One of the set objectives for the Stockholm trial was that the “urban environment as perceived by citizens”, should be improved. Both urban environment and livability, however, are complex and diffuse concepts. It is impossible to find a common, clear-cut definition of good (improved) urban environment. Therefore, it proved difficult to confirm or reject whether the trial had met its objective in this respect. 

The official evaluation of the Stockholm trial comprised a questionnaire study relating to the perception of environmental qualities in different parts of the City. On top of the definition problems introduced above, the study was also obstructed by completely different weather conditions prevailing during baseline- (spring 2005) and trial (spring 2006) measurement periods, respectively.

However, the results indicate that the public had indeed experienced improvement for exactly those factors for which objective measurable changes could also be demonstrated; that is those that were linked to reductions in traffic. Significant positive changes were thus observed for three types of environmental quality: better pace in traffic, improved air quality and improved accessibility by car.

The same tendencies appear in interviews made with cyclists in the inner city and with children who live in the inner city. The latter group’s experience of the city environment improved clearly, and many cyclists reported that they perceive that the number of cars has reduced, and that the traffic environment was improved.

No significant effects were proven on retail or tourism during the trial. Retail within the charging zone increased by 7 %, which should be compared to a similar increase of 8 % outside the zone and also in Sweden as a whole. Disparities between different areas are most likely due to trend shifts, calendar effects or special events. An important explanation to why only marginal effects arise, is that consumer behaviour has almost not changed over the past years. The Stockholm trial was heavily criticized in advance that it would change consumers shopping patterns drastically. However, the trial showed that consumers overall did not shop less neither outside or inside the charging zone.

Consumer studies have shown that minor substitution effects occur for example for daily purchases by inner city citizens, but this effect is so small that it cannot be observed in retail turnover. Overall no effect on the household purchasing power has been observed. Regional economic calculations show that the congestion tax amount to 1 ‰ of the total disposable income in the Stockholm county per year. Consequently, the tax is assessed not to affect purchasing power and private consumption.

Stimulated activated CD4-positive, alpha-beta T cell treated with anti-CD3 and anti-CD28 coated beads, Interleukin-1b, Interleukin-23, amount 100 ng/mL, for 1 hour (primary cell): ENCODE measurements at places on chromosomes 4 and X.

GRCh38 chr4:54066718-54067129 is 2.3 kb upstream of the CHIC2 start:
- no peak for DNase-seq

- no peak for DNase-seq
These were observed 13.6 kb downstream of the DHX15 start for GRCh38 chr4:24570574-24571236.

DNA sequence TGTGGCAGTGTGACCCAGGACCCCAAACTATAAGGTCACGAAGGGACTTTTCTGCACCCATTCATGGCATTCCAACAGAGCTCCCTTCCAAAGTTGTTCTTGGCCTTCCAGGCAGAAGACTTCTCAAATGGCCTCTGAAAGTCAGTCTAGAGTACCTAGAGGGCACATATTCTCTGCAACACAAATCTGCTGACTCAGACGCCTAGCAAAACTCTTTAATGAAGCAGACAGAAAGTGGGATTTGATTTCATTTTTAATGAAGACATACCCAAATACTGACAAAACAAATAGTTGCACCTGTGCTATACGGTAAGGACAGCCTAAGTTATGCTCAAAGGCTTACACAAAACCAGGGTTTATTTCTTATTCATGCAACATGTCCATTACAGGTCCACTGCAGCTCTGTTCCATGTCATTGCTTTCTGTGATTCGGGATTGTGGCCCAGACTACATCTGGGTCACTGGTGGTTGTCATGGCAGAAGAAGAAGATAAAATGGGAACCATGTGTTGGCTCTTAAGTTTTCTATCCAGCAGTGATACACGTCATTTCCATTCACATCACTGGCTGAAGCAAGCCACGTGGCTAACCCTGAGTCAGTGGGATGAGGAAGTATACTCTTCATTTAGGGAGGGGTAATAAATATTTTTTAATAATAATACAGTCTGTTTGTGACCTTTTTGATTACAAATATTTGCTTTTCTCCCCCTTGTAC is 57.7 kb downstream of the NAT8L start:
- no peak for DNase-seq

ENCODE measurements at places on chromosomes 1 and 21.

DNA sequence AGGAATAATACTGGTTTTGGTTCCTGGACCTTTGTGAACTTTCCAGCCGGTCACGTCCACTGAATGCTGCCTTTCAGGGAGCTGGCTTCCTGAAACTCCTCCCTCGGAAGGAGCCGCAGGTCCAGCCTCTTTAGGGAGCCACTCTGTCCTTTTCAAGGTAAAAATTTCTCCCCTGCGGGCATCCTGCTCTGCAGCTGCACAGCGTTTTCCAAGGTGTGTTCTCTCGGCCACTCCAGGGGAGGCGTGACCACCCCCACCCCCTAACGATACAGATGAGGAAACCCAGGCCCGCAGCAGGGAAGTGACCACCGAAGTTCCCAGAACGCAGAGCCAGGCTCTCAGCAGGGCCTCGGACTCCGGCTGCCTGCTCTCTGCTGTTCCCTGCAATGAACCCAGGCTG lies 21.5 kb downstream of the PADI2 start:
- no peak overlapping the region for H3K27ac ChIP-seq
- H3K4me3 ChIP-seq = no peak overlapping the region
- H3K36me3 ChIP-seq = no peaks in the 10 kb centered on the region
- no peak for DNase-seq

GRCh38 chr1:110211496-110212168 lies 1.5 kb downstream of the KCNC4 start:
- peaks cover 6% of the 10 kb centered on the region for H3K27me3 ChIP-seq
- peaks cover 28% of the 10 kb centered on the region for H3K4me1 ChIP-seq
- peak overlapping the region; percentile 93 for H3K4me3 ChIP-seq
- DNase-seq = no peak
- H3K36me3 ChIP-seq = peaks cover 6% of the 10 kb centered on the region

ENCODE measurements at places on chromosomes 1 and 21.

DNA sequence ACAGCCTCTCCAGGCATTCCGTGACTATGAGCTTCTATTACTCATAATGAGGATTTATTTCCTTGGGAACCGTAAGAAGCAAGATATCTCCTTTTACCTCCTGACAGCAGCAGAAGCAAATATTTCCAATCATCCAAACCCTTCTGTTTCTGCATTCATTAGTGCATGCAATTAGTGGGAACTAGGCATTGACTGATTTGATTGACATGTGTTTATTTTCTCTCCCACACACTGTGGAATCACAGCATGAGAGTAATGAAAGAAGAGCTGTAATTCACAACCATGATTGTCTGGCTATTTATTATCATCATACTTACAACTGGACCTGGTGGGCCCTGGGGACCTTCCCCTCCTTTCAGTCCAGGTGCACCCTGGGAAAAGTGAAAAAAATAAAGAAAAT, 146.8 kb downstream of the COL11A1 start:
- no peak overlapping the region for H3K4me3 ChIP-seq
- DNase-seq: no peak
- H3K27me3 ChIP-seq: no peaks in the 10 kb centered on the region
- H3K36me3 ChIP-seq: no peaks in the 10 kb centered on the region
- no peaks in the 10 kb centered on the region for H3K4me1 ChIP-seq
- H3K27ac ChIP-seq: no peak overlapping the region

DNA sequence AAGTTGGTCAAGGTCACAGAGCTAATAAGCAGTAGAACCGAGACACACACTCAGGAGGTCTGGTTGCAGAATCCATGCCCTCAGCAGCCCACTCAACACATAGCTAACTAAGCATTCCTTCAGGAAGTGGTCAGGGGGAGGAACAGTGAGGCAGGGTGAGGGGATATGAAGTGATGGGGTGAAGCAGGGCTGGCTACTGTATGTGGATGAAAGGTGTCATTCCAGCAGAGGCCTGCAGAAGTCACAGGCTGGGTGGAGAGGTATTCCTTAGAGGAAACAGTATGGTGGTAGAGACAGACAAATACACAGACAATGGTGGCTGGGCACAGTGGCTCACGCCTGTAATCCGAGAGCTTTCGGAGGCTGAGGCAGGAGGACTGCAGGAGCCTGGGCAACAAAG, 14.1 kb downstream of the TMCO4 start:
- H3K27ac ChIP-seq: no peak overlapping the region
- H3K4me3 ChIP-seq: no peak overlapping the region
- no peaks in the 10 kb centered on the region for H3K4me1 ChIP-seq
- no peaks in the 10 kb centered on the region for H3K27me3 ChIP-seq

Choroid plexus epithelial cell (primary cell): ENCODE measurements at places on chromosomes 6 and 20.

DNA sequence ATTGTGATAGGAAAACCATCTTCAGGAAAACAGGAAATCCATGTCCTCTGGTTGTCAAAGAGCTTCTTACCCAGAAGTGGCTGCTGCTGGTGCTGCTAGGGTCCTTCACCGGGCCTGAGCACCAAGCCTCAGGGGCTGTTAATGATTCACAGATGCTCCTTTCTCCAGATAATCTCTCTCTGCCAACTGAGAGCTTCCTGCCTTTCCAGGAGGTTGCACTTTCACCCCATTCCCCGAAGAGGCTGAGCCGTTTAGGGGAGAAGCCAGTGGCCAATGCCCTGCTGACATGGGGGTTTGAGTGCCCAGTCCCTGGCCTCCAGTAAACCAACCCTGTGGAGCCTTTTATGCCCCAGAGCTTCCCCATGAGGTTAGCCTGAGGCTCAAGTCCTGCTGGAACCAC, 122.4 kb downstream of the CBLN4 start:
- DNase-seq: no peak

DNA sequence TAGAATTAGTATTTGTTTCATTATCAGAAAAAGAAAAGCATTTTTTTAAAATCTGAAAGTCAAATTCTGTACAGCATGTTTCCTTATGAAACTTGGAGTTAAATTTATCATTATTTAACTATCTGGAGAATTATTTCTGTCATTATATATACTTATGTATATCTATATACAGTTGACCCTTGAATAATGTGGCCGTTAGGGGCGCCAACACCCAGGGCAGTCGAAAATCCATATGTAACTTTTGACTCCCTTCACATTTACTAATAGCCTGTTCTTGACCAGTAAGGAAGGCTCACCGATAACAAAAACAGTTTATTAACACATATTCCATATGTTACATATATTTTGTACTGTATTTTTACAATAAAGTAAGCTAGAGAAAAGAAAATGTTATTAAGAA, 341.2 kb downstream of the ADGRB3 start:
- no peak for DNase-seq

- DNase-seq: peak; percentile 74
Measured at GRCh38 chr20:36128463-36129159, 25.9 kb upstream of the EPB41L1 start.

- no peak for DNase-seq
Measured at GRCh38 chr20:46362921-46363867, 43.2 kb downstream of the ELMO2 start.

Road Safety

As a direct consequence of reduced traffic, road safety for motorists was also expected to improve, particularly as regards whiplash injuries. However, the trial period was all too brief to enable these changes to be measured. Evaluations of the road safety effects of the trial are therefore based on estimates and the connection between road safety and changes in traffic volumes, traffic flows and speed levels.

Research shows that road safety is mainly influenced by changes in traffic volumes and speed levels. Since traffic declined as a result of the Stockholm Trial that means that even the estimated number of accidents within the charge zone in which people were injured is lower. The size of the reduction in accidents is, of course, uncertain but based on model estimates the number of accidents where people were injured should have fallen by about 9-18%. Reduced congestion should also have led to higher speeds, resulting in an expected increase in the number of accidents where people were injured. This effect, however, is not as big as the effect of traffic reductions.

The total effect of the Stockholm Trial on road safety is undoubtedly judged to be positive since the positive effects of the traffic reduction are expected to be bigger than the negative effects caused by higher speeds.



1]Environmental and road safety effects were excluded due to lack of detailed information on how the effects were distributed